Prove your humanity

I am Medusa. I am she who turns men to stone. I am she who was beheaded. She who has gone unheeded, unheard, unwept. I am ignored, the unseen, the forgotten.


It’s an age-old story, the beautiful, objectified woman turned into a monster and fatally out casted as the result of sexual assault and her expression of pain. Her appearance dictates her value according to the male gaze. The woman is at the disposal of the man.

Medusa has been used as a symbol and as a lesson to women for generations. Though the meaning behind the mythological creature has changed, the rhetoric is monolithic. That is, women can either be desirable or monstrous. The major theme of Medusa throughout the retellings is the interpretation of a woman who has been made undesirable by man, creating her therefore as a monster, which inevitably results in her death. The male gaze avoids Medusa because the objectification of her beauty will turn anyone that looks at her to stone. Medusa, written by Finn O’Branagàin, attempts to take Medusa away from the popular narrative and readdress the story away from a patriarchal dichotomy and reframe her as a warrior, an inspiration, a unifier, and a catalyst for belief and action.

My friend and I were running late to the Blue Room Theatre. We had only five minutes to park, ticket and run. I knew the doors closed at 8.30 and I was not going to miss the show. We walked in to the blacked Blue Room. Instead of seating, there are two stages, a punching bag and a floor tom drum on the other side of the space. On the centre of the middle stage are carefully placed rocks, snakes, and other props to be used throughout the play. The actors wore nothing but black underwear. If you’re shy of skin and nudity, you may be confronted by the topless actors who only have black underwear on. This in itself is important in the reading of Medusa and the play as it challenges us to make the female body a norm. A focus away from the male gaze as a political resistance against the sexualisation of women’s bodies.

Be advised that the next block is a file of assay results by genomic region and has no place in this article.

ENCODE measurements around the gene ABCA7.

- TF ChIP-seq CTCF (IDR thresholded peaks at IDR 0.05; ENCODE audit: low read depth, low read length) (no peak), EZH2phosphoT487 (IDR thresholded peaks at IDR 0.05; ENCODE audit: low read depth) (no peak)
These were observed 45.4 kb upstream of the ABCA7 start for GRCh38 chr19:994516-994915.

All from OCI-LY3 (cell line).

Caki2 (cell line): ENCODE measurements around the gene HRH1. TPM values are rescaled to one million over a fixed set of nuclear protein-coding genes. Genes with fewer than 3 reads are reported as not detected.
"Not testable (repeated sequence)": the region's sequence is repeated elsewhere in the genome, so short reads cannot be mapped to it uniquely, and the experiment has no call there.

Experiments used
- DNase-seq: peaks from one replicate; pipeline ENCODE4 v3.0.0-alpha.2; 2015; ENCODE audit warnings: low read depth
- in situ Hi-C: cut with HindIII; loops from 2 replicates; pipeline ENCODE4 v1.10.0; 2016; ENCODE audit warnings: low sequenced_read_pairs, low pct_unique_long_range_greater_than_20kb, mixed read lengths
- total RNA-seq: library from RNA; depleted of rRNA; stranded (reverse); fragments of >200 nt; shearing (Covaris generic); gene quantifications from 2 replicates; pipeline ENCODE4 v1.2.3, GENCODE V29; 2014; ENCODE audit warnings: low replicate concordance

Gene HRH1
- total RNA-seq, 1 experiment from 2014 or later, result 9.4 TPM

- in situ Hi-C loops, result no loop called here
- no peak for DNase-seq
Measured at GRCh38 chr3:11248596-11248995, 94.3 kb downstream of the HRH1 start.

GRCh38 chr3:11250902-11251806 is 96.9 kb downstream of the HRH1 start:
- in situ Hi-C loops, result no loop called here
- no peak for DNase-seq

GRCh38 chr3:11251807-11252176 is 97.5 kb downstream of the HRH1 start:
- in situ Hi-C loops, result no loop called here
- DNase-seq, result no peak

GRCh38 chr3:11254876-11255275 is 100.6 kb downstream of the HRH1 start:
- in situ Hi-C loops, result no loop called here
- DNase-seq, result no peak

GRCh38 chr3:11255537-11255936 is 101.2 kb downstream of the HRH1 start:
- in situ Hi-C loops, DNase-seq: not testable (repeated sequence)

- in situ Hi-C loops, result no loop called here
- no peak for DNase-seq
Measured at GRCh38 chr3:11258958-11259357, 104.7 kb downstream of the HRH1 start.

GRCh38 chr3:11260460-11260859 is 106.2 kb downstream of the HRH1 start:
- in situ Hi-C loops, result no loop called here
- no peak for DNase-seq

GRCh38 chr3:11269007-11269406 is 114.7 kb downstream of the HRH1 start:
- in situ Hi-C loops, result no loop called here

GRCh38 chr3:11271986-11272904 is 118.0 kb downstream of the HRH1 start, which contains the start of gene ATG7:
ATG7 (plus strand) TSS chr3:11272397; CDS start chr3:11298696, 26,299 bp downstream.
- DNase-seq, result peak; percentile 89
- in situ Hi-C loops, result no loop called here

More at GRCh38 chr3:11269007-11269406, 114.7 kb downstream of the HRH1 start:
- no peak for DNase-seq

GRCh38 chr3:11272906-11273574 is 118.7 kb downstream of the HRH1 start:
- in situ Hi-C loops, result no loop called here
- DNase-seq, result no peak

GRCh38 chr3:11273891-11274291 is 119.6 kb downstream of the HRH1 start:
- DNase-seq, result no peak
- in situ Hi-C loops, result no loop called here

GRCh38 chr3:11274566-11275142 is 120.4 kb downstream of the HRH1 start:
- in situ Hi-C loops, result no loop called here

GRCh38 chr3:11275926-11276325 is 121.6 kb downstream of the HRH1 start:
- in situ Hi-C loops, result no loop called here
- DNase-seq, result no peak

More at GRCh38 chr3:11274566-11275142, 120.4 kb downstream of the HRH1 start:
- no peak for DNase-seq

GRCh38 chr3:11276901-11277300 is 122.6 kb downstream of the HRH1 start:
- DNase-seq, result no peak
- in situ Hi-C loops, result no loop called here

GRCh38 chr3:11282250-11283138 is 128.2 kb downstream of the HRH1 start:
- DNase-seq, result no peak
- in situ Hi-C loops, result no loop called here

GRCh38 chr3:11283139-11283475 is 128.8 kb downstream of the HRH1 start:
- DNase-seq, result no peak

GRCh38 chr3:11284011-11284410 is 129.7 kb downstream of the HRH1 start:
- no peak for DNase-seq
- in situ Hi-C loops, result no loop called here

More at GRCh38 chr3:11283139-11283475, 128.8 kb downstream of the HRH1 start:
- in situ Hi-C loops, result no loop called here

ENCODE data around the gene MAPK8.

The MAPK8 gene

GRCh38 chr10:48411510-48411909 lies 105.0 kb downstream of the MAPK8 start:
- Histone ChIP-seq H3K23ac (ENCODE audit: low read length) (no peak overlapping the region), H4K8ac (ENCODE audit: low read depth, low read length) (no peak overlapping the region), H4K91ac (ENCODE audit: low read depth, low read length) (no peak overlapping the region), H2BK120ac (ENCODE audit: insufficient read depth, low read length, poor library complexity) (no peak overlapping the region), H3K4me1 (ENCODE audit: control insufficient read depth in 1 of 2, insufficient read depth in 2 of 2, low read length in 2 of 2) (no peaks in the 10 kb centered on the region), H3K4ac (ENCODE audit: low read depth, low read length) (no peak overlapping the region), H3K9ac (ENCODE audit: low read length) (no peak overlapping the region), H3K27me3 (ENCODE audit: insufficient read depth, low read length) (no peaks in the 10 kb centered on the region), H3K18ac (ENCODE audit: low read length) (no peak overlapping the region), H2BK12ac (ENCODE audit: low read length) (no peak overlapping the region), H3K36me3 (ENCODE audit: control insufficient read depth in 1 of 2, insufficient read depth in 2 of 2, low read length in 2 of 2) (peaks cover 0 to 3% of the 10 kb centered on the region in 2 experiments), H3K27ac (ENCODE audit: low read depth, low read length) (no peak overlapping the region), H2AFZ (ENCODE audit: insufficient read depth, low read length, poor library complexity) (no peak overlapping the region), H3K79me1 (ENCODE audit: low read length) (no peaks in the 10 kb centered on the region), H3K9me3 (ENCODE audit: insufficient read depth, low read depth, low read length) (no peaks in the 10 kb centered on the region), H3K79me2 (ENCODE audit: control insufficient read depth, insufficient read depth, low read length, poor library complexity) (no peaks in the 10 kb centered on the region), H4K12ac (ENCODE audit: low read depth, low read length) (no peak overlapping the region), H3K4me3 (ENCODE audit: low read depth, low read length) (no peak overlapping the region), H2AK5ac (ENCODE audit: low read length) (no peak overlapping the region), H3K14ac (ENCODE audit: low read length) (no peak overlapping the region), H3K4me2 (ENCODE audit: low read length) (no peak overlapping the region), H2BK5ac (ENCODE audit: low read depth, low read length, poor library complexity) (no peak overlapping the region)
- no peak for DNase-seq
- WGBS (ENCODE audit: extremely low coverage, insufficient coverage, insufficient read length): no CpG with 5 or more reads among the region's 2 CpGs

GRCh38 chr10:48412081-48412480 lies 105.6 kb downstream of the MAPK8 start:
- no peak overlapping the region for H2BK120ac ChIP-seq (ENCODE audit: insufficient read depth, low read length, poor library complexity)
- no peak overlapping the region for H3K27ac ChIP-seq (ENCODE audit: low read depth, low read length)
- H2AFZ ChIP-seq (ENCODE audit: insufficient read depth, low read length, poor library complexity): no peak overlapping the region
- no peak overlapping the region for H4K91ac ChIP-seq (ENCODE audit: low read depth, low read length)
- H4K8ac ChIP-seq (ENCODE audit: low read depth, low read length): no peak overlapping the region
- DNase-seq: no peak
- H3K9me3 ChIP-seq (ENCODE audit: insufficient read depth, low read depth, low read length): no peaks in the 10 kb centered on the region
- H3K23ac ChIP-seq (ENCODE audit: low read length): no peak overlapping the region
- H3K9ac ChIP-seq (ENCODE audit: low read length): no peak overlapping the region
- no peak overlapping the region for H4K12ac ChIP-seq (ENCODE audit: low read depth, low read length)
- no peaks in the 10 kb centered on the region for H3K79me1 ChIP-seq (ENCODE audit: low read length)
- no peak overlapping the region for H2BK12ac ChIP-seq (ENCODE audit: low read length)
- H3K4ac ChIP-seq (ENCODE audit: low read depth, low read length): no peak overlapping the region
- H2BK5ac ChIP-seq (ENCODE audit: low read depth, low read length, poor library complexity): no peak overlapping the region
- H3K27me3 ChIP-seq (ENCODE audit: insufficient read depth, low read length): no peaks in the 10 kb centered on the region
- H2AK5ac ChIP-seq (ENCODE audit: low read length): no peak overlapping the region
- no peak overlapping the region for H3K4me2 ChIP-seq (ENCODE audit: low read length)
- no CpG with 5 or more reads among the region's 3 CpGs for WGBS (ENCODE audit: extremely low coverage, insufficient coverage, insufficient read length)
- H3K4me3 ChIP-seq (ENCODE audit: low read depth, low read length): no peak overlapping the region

The audience are encouraged to intertwine, and weave through the stages, chanting and singing.  It was unlike anything I had seen before and is definitely not for the faint hearted. The raw emotion, sound, noise, energy, and talent that is produced in this creative space will leave you weak at the knees. Literally. This wearing down physically and emotionally creates a different interpretation of the live art itself as well.

Medusa has been re-contextualised for thousands of years. She has been constructed as a monster, as a villain, and as lesson for all women to be conscious of their apparent valuable, yet fatal beauty.  O’Branagàin’s contextualisation disrupts this toxic objectification of women that has been engrained into history and mythology. Instead, we must perceive the story of Medusa as an injustice, reject monstrous narratives and critique these engrained monolithic perceptions of women.

The transformation of the audience is just as dramatic as the transformation of the actors. You walk out exhausted, and bit sensitive to noise. But mostly you will walk out of the Blue Room Theatre as a different person. As an empowered person. As someone who has given Medusa and many more women back their heads.


Medusa is on at the Blue Room Theatre until November 3. Get your tickets here.